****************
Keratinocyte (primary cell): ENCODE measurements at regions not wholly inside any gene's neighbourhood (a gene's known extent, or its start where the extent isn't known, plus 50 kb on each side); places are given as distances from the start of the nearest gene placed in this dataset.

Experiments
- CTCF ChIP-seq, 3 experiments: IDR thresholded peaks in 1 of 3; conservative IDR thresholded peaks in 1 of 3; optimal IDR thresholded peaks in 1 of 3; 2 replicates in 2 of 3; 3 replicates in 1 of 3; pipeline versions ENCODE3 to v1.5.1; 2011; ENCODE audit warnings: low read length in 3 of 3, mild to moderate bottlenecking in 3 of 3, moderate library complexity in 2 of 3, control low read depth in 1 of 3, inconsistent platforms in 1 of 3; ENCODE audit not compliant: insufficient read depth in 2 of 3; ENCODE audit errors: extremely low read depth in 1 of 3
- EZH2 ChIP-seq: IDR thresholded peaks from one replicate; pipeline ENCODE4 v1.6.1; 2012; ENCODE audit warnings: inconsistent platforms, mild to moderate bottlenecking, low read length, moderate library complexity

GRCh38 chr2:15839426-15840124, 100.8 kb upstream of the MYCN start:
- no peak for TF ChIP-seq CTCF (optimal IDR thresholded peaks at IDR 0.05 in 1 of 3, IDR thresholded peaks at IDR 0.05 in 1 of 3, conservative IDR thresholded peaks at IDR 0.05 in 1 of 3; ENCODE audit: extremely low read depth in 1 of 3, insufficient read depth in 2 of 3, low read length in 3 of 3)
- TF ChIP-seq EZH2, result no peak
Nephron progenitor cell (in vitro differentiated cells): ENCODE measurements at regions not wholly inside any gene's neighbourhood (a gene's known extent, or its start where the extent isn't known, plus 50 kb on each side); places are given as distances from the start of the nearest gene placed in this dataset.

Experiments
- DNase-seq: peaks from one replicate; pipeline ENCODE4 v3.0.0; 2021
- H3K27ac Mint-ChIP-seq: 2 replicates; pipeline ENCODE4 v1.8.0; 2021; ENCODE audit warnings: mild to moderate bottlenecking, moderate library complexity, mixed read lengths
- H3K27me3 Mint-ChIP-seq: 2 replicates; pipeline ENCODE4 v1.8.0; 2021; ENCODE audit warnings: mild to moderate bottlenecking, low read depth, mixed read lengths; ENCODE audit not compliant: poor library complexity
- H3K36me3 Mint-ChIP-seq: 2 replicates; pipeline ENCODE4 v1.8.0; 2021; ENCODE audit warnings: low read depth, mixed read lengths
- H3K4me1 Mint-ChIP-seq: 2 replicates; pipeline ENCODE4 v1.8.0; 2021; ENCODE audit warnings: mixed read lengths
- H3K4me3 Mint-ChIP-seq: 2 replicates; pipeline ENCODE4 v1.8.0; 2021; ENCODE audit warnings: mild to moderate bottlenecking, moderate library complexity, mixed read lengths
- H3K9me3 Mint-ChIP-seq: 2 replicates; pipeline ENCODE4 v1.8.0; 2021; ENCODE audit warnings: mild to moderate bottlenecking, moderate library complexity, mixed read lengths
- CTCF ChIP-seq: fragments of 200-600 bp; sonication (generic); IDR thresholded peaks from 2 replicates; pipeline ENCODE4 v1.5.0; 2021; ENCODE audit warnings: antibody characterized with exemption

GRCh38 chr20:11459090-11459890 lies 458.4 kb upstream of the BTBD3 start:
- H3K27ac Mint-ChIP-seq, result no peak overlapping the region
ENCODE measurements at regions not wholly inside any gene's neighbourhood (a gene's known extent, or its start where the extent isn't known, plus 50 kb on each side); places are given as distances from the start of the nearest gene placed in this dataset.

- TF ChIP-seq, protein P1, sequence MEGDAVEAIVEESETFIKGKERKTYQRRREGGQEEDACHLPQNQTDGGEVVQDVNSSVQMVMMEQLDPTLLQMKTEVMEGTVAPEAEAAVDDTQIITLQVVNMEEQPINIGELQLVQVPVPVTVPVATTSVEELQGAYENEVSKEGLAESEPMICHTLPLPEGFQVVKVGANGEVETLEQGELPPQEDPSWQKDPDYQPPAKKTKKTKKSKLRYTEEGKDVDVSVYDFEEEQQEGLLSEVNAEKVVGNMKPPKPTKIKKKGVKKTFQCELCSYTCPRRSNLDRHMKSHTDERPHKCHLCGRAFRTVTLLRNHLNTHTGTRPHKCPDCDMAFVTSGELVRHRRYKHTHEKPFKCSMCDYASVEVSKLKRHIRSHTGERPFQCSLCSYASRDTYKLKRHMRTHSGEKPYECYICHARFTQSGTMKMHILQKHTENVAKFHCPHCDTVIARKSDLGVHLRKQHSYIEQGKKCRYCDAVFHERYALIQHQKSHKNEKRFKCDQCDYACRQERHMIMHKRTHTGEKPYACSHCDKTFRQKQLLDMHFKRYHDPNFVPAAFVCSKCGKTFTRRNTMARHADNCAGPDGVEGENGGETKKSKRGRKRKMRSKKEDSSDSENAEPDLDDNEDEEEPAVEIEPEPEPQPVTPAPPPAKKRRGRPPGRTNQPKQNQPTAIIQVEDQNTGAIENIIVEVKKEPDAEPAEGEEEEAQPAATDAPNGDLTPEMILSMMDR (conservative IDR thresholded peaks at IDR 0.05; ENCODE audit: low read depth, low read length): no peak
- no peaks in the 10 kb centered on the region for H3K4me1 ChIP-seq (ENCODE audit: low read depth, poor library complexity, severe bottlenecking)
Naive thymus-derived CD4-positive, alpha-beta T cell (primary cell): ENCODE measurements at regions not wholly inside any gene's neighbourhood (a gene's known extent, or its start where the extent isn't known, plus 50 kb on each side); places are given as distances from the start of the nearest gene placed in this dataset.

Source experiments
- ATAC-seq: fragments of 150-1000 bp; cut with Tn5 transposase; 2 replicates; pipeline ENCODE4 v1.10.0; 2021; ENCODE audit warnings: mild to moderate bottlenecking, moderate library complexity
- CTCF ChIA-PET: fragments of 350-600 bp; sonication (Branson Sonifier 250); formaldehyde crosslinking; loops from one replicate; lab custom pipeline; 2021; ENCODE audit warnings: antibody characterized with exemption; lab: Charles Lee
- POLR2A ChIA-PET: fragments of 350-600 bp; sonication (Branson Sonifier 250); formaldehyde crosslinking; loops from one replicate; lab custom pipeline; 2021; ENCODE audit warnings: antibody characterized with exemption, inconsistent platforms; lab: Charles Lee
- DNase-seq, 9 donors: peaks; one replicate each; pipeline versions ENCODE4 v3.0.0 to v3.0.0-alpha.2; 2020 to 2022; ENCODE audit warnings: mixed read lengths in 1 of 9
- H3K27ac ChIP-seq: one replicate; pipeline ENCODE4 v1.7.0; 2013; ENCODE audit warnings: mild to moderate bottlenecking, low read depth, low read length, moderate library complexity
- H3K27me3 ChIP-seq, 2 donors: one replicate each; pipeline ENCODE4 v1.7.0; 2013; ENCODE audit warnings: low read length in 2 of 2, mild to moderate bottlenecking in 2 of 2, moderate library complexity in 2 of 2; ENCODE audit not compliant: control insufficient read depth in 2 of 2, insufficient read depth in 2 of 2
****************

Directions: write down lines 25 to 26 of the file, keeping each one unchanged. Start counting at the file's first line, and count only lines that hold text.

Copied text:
- ATAC-seq: fragments of 150-1000 bp; cut with Tn5 transposase; 2 replicates; pipeline ENCODE4 v1.10.0; 2021; ENCODE audit warnings: mild to moderate bottlenecking, moderate library complexity
- CTCF ChIA-PET: fragments of 350-600 bp; sonication (Branson Sonifier 250); formaldehyde crosslinking; loops from one replicate; lab custom pipeline; 2021; ENCODE audit warnings: antibody characterized with exemption; lab: Charles Lee